As a belated Valentine’s Day present here is the unmatchable Jussi Bjorling singing the best known number from Friml’s opus:  Only A Rose.

On this day in 1954: Canada and the United States agree to construct the Distant Early Warning Line, a system of radar stations in the far northern Arctic regions of Canada and Alaska.

 

Mais ou sont les neiges d’antan?*

Yes, where are the snows of yesterday?

I’ll tell you where the bloody snows of yesterday are – or better yet I’ll show you.

My blog buddy Yvette in Provence (sigh!) asked if yesterday’s photo of the beginning of the blizzard was really where I lived and she wanted to know what time of day I took it. Well yes Yvette it is where I live and that photo was taken at around mid-day as were the ones above a day later.

We ended up with about 35cm (13 inches) but with winds that hit as high as 90kph (56 mph) the drifting caused some enormous snow banks.  We live right at the harbour so we get the full force of the breeze – pleasant in the summer, not so when it becomes gale force.  But it is Canada, it is February and it is Winter so what else do we expect?

They tell us there is another storm on the way tomorrow.  So we do what everyone else does here – make sure you have supplies (which reminds me I have to get another quart of Island potato vodka if the liquor store opens tomorrow), stay off the roads so the crews can plow and enjoy a “snow day”.   Besides everything – and I mean everything – is closed so there’s no where to go anyway.

*The one phrase from François Villon’s Ballade des dames du temps jadis (Ballad of the Ladies of Bygone Times) that most people know – except Yvette who probably studied it in school.

On this day in 1530: Spanish conquistadores, led by Nuño de Guzmán, overthrow and execute Tangaxuan II, the last independent monarch of the Tarascan state in present-day central Mexico.

Lunedi Lunacy

Okay now I said only a few weeks ago that I did not want to get political on my blog however I have a bone to pick with our Prime Minister (well several actually including election reform but let’s not go there).  Where the hell are the “SUNNY WAYS” he promised us??????

snow-day
I don’t see them Justin?  Where are those “sunny ways”.  Hmmm another politician who broke a promise!  Quel surprise.

So given the weather – winter storms in Canada in February, who knew!! – one of the topics of conversation at any gathering is:  where are you going on vacation?   And we try not to grind our teeth as friends talk of trips to Cuba, the Caribbean, Palm Springs and Chicago.  Okay the last one maybe not for the weather but because we love that city so much.  We nod, smile insincerely as we mouth “how wonderful” and then say that we’re quite content staying here this winter.   No really we are!  Really! (Bloody hell look at all that snow!)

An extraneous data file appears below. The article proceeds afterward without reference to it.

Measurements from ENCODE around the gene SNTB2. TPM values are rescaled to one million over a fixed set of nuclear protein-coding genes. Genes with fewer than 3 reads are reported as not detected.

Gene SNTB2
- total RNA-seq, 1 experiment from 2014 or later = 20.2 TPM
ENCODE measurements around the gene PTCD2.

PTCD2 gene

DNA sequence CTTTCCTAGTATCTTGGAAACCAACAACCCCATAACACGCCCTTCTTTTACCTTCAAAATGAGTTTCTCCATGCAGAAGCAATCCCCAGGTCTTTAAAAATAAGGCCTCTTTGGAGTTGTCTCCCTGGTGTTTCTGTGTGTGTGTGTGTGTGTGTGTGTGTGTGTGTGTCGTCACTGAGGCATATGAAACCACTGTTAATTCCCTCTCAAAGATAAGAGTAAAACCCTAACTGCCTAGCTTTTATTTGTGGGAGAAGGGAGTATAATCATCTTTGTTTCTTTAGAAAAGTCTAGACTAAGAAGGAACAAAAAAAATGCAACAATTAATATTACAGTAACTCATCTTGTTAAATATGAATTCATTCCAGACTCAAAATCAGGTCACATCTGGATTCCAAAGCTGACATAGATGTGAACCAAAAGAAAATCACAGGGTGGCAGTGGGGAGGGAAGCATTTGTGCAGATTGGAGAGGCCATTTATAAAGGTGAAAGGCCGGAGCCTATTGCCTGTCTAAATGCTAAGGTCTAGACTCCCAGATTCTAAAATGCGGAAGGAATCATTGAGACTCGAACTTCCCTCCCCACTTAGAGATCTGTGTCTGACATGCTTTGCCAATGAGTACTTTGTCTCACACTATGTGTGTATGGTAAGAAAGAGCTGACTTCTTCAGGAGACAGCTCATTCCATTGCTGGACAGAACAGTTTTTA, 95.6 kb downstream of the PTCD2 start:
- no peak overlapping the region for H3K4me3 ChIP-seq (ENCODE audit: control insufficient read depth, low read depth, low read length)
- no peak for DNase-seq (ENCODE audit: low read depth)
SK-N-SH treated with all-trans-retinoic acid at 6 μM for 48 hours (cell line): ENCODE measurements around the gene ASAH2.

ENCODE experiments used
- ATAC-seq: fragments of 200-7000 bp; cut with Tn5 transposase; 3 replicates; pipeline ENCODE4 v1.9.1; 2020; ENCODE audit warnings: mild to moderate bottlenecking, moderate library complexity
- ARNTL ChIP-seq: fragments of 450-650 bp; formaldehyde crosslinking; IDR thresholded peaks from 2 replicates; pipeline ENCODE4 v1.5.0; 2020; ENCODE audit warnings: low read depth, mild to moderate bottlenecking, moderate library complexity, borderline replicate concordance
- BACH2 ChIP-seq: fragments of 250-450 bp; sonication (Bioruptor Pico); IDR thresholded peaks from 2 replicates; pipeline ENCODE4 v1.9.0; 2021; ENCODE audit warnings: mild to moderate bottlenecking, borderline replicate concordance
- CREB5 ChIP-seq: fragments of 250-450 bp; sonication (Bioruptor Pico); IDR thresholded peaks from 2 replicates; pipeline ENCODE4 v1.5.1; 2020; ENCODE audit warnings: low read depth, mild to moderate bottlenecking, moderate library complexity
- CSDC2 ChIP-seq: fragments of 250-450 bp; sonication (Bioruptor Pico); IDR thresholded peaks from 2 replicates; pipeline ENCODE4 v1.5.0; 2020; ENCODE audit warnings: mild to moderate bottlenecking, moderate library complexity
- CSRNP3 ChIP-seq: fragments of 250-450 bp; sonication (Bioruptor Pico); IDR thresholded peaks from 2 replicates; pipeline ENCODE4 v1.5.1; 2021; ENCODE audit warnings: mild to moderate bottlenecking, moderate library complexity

It looks like Joan (Victoria Wood) and Marjorie (Julie Walters) had the same idea

On this day in 1955: Israel obtains four of the seven Dead Sea Scrolls.

Not So Brief A Life

In which the writer recalls a great theatrical performance and thinks on a new book.

dotrice-set
Sadly a bad photo of the set for Brief Lives – a wonderfully grubby setting for Roy Dotrice’s tour-de-force.

My introduction to John Aubrey came through the legendary one-man show Brief Lives which took its title from Aubrey’s best known work of the same name.  The curtain was up when we took our seats at the Royal Alexandra and we saw a large dusty – verging on filthy – room crammed to its Tudor rafters with books, stuffed animals, and bric-a-brac of an exotic nature.  The furniture, including a large canopied and curtained bed, was decidedly Jacobean though we had been told in the programme notes that the time was circa 1694, well into the reign of William and Mary.  As the lights in the theatre dimmed there was the sound of a baby crying, followed by a pounding and a indistinct voice bellowing about the infant wails.  What had until then appeared to be a bundle of old clothes in a large arm chair moved and began to wheeze and cough and turned out to be the 70 year old John Aubrey as portrayed by Roy Dotrice.  For the next two and a half hours – except when he fell asleep for what became the twenty-five minute interval – we were entertained by the stories and reminiscences of a man who had lived through the reign of five monarchs and the Interregnum.  That and he had collect stories since childhood – his two grandfathers had served in the court of Elizabeth and told him stories and gossip from the days of Gloriana.  This eccentric old man took us behind the scenes and told us the secrets of names we knew from history and introduced us to some lesser lights who were no less entertaining.